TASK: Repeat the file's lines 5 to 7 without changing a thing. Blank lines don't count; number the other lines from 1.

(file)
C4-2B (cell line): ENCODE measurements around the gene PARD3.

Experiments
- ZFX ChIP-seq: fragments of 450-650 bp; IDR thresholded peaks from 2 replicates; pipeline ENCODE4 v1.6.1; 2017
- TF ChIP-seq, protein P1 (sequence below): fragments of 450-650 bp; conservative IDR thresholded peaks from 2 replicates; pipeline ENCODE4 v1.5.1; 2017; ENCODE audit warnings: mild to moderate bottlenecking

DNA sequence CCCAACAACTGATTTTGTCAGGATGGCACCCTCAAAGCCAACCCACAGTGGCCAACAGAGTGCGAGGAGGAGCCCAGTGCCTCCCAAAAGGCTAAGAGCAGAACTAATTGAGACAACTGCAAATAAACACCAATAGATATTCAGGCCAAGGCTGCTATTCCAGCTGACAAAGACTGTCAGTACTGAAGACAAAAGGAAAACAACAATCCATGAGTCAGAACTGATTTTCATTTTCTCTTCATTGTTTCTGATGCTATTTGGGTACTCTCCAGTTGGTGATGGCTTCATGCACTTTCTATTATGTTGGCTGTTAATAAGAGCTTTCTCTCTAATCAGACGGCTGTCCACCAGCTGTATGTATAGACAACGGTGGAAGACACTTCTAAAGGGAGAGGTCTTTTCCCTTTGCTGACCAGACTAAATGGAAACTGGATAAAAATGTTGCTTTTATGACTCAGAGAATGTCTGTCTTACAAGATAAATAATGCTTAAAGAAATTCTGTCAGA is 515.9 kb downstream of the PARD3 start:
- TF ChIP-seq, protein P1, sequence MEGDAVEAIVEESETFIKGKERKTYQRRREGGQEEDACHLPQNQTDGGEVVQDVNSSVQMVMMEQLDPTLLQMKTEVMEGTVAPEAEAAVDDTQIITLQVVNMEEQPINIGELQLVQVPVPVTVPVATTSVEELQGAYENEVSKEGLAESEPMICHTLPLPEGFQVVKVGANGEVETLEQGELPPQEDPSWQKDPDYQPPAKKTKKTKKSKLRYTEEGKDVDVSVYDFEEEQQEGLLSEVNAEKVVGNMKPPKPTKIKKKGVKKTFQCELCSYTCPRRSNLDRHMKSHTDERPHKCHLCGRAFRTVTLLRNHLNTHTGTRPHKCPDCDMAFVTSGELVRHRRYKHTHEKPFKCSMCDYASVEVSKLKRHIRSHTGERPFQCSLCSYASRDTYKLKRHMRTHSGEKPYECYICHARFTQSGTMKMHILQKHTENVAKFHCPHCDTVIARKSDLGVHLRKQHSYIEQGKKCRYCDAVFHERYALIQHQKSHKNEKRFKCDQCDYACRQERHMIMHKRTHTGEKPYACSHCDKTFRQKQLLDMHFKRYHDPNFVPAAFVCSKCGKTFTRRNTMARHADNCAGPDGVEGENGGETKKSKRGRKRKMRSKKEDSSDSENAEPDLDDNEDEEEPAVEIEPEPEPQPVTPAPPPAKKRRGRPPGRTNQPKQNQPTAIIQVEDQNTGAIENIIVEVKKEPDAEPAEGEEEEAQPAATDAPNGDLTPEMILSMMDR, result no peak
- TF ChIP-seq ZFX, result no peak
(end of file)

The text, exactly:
DNA sequence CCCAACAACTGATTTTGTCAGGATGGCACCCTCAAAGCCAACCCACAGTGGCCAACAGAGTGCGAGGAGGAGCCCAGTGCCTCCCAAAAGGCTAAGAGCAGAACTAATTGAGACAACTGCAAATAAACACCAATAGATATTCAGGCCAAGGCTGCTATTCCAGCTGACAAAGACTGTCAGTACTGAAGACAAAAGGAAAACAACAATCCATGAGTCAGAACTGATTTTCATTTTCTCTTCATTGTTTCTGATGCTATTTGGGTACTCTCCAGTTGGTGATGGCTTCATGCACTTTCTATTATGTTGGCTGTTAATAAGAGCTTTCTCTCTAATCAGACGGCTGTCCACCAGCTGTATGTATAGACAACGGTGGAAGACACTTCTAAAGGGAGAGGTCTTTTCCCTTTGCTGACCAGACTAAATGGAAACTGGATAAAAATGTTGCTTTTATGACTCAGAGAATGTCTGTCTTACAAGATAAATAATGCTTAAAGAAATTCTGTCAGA is 515.9 kb downstream of the PARD3 start:
- TF ChIP-seq, protein P1, sequence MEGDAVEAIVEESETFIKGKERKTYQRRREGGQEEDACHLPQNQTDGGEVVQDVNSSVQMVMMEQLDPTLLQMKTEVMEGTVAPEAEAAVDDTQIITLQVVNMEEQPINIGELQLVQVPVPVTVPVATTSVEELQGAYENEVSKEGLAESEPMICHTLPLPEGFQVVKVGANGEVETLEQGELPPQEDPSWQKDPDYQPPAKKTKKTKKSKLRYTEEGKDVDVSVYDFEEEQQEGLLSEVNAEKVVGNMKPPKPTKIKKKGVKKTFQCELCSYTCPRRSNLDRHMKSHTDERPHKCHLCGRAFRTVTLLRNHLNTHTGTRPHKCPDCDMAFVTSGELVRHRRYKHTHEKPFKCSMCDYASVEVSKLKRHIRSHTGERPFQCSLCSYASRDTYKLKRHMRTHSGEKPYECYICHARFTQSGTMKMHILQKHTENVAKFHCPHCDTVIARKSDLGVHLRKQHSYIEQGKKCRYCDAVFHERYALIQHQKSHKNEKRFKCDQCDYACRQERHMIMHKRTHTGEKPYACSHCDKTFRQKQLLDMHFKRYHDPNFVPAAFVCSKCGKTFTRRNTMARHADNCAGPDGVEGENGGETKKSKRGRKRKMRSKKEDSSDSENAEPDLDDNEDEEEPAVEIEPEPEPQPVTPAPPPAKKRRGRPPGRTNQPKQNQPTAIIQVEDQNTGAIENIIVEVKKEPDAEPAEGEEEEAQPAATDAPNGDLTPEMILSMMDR, result no peak
- TF ChIP-seq ZFX, result no peak